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Kokālika

1. Kokālika (Kokāliya).– A monk, one of the chief partisans of Devadatta. Knowing the Buddha’s might, he was, at first, reluctant to join in Devadatta’s plot against him, but later allowed himself to be persuaded on hearing the scheme explained (Vin.ii.196; iii.171). When the monks blamed Devadatta for his misdeeds, Kokālika was always ready to defend him (Vin.iii.174). When Devadatta’s gains diminished, Kokālika went about praising him, his birth, accomplishments and holiness, and many believed him (J.ii.438 f). He was a great friend of Thullanandā (Vin.iv.335). We are told that once he expressed resentment because he had never been asked to recite the texts; so one day the monks gave him his chance. He ate his favourite soup, and at sundown, wearing a blue lower robe and an outer robe of white and carrying an elegantly carved fan, he appeared in the assembly. However, when he tried to recite sweat poured from his body and he was utterly confused. Henceforth the monks knew that his claim to learning was but pretence (J.ii.65 f).

Several Jātaka stories are related showing how, in previous births also, Kokālika had come to grief because of his fondness for talk and how he had been the accomplice of Devadatta. He is identified with: the jackal in the Daddara Jātaka (ii.65 ff) and the Sīhakotthu Jātaka (ii.108); the ass in the lion’s skin in the Sīhacamma Jātaka (ii.110); the talkative turtle in the Kacchapa Jātaka (ii.175); the crow who praised the jackal (Devadatta) in the Jambukhādaka Jātaka (ii.438); the young cuckoo who lost his life because he sang, in the Koki Jātaka (iii.102); the tawny-brown brahmin in the Takkāriya Jātaka (iv.242; but see Kokālika 2); and the wicked deity in the Samuddavāṇija Jātaka (iv.166).

Buddhaghosa says (SNA.ii.473; AA.ii.850; SA.i.167) that this Kokālika was a brahmin and a pupil of Devadatta, and that he was called Mahā Kokālika to distinguish him from another Kokālika who was similarly called Cūḷa Kokālika (see Kokālika 2). There seems to be great confusions in the stories of these two men — if they were really two. In the Jātaka Commentary, for instance, the introductory stories of several of the Jātaka stories refer to the Takkāriya Jātaka for details of Kokālika, obviously having in mind Devadatta’s partisan; but the introductory story of the Takkāriya Jātaka is identical with that related elsewhere of Cūḷa Kokālika. See also DhA.iv.91 f, where the story of the talkative turtle is related to Kokālika of the Kokālika Sutta which, according to Buddhaghosa (SNA.ii.473) refers to Cūḷa Kokālika.

In the Byaggha Jātaka (J.ii.356) Kokālika is mentioned as having tried to persuade Sāriputta and Moggallāna to go with him to his own country and as having been very angry when they refused. Possibly this story also refers to Cūḷa Kokālika. See also Devadatta.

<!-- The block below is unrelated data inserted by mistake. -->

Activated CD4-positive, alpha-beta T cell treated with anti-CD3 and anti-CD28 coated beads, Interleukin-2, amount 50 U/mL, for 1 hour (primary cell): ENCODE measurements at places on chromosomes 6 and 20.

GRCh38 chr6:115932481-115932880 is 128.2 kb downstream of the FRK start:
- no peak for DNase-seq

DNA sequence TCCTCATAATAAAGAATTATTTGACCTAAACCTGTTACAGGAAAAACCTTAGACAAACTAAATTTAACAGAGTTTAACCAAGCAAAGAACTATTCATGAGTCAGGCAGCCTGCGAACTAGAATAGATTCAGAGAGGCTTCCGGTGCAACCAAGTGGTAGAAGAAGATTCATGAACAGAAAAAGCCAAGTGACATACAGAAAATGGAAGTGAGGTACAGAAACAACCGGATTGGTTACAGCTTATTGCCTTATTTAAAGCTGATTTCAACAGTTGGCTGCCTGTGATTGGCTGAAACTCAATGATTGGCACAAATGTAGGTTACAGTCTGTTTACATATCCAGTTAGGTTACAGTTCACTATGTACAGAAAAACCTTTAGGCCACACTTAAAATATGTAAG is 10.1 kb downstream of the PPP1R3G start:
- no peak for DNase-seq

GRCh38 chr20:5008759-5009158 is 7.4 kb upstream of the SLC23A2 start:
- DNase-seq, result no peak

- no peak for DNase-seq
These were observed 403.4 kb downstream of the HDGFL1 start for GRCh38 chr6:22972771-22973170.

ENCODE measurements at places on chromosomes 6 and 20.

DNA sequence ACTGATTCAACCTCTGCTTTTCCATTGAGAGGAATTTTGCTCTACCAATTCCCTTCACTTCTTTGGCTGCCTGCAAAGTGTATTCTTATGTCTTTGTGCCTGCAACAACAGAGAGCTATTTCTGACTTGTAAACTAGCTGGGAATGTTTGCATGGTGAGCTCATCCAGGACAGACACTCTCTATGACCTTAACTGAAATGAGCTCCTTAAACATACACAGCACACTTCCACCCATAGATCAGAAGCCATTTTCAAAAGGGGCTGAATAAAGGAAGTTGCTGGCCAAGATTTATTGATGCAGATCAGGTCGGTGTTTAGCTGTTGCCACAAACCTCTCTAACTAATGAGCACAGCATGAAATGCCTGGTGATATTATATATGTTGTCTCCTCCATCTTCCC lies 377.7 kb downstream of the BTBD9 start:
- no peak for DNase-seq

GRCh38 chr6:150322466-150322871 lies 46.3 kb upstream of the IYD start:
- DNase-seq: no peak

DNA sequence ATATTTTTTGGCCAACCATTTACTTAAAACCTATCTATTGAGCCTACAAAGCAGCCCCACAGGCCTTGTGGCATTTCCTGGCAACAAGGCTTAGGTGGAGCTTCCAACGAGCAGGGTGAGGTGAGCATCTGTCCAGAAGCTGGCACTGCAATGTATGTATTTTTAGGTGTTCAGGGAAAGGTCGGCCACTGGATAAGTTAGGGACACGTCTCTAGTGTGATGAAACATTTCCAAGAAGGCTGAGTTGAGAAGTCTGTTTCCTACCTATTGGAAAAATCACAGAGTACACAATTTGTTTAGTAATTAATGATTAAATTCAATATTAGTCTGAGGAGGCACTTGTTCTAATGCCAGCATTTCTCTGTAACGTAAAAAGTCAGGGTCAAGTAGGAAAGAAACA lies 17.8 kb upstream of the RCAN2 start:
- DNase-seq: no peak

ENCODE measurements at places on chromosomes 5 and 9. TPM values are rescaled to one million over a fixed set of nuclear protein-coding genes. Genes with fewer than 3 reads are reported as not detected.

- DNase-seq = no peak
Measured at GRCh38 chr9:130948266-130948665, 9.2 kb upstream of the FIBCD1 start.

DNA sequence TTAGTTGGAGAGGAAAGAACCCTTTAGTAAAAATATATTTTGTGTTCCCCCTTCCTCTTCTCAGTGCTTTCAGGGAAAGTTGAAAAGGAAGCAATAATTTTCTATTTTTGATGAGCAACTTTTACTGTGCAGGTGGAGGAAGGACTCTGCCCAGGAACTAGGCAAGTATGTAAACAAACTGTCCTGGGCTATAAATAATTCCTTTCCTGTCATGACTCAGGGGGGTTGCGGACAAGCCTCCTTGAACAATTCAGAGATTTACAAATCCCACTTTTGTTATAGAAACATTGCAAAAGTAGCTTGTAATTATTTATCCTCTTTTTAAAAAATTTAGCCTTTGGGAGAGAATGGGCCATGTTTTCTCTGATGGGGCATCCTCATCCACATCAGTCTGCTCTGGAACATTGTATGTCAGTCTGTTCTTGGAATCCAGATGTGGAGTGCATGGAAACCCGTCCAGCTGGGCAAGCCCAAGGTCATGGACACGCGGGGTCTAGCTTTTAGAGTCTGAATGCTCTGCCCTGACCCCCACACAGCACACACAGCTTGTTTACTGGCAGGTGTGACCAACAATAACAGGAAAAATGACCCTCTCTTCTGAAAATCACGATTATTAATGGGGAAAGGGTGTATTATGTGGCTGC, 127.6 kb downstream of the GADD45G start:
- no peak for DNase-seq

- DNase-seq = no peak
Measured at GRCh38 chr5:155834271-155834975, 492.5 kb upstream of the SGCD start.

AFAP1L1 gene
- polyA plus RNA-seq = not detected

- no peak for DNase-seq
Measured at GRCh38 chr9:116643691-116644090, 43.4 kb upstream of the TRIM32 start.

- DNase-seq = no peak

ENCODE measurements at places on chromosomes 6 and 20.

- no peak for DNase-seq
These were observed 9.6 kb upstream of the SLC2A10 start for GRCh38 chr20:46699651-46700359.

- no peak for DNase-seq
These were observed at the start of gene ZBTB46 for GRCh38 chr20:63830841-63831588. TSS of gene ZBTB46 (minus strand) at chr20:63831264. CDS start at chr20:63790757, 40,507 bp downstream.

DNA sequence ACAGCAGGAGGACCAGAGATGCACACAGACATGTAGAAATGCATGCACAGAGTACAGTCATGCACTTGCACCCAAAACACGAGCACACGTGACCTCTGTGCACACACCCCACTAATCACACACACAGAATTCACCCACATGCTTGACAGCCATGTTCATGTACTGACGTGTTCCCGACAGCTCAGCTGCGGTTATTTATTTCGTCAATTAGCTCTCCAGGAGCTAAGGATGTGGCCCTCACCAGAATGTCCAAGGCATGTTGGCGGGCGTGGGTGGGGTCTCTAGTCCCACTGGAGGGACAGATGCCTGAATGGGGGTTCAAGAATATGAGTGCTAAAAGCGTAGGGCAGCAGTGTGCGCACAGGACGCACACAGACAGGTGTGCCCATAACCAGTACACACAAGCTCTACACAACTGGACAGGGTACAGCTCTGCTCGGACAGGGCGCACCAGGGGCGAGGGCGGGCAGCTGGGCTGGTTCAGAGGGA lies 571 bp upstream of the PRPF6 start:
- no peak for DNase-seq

2. Kokālika (Kokāliya).– A monk, also called Cūḷa Kokālika to distinguish him from Kokālika (1). He was the son of Kokāli-seṭṭhi of Kokāli and lived in the monastery erected by his father in Kokāli. Once the two Chief Disciples, desiring quiet, spent the rainy season with him, he promising to tell nobody of their presence. After the rains, as the Elders were about to return, Kokālika informed the inhabitants of their stay and blamed them for not showing them hospitality. The townspeople hurried to the Elders with various offerings; these were, however, refused, and Kokālika, who had expected that the gifts would be given to him, was disappointed. The Elders promised the townsmen to visit them again, and on their return were accompanied by a large following of monks to whom the townsmen showed all honour. The gifts were divided among the monks, Kokālika not receiving a share. He thereupon became abusive, and the Chief Disciples left the place. The people were annoyed, and insisted that Kokālika should either bring them back or depart himself. The Elders refused to return, and Kokālika, in great anger, sought the Buddha at Sāvatthi, and in spite of his injunctions spoke ill of the Chief Disciples. Having three times accused the Elders of sinful desires, he left Jetavana, but boils immediately came out on his body, swelling and bursting. Groaning with pain, he fell down at the gate of Jetavana. His spiritual teacher, the Non-returner Brahmā, Tudu, hearing his cries, came to him and begged him to seek forgiveness from the Elders. However, he cursed the Brahmā and refused to listen to him. Kokālika died and was born in Paduma-niraya. S.i.149 ff; A.v.171 f; SN.123 f; SNA.ii.473 f; J.iv.242 f; AA.ii.850; SA.i.167 f; DhA.iv.91 f The different sources vary in a few minor details; the Jātaka version is the fullest. It was in reference to this incident that the Takkāriya Jātaka was taught.

The Brahmā Sahampati informed the Buddha of Kokālika’s birth in the Paduma-niraya (S.i.151; SN. p.125). The Kokālika Sutta was taught in reference to this Kokālika. See also Kokālika (1). Kokālika is mentioned as an example of a person guilty of misdemeanour regarding the Buddha’s disciples (Tathāgatasāvake micchāpaṭipanno). AA.i.335, 466.

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